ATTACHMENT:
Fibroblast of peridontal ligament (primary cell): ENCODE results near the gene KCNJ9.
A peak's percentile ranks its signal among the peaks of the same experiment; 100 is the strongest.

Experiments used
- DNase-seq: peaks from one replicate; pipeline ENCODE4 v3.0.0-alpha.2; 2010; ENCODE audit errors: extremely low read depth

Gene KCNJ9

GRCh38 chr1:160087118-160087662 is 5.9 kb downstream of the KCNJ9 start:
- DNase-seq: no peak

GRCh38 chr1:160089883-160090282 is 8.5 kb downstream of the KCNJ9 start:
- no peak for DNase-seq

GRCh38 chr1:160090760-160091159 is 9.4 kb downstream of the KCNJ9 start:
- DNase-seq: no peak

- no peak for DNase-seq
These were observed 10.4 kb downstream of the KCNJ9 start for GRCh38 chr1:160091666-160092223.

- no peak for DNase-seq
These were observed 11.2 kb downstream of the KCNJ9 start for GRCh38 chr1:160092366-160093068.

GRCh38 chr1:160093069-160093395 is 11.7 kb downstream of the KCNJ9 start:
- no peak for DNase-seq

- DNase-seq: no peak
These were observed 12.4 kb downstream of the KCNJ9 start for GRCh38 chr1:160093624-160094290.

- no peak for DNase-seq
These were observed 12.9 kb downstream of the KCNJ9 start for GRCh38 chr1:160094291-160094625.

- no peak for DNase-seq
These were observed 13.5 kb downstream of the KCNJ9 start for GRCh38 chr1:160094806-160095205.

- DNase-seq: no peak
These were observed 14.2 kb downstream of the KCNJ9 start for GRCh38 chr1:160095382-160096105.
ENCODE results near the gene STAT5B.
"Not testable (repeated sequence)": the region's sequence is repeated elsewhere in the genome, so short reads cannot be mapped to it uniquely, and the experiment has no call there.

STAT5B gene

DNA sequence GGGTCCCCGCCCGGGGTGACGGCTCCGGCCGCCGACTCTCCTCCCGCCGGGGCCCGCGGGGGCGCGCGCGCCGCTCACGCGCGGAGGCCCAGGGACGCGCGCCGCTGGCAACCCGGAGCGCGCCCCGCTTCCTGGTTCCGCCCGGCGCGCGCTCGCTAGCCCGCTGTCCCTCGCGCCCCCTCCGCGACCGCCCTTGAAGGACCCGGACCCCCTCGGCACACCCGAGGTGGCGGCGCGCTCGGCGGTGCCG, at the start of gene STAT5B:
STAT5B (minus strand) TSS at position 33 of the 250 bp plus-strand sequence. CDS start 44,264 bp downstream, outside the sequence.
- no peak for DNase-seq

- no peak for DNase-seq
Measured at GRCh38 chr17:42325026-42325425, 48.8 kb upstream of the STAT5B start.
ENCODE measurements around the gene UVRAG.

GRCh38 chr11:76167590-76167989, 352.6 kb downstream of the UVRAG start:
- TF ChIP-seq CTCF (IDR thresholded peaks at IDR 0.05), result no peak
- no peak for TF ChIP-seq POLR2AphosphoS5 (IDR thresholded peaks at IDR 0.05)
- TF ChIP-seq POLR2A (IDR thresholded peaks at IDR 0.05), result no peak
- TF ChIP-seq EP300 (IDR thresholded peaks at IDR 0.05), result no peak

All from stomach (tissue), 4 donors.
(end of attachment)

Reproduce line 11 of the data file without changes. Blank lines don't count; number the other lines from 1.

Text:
- DNase-seq: no peak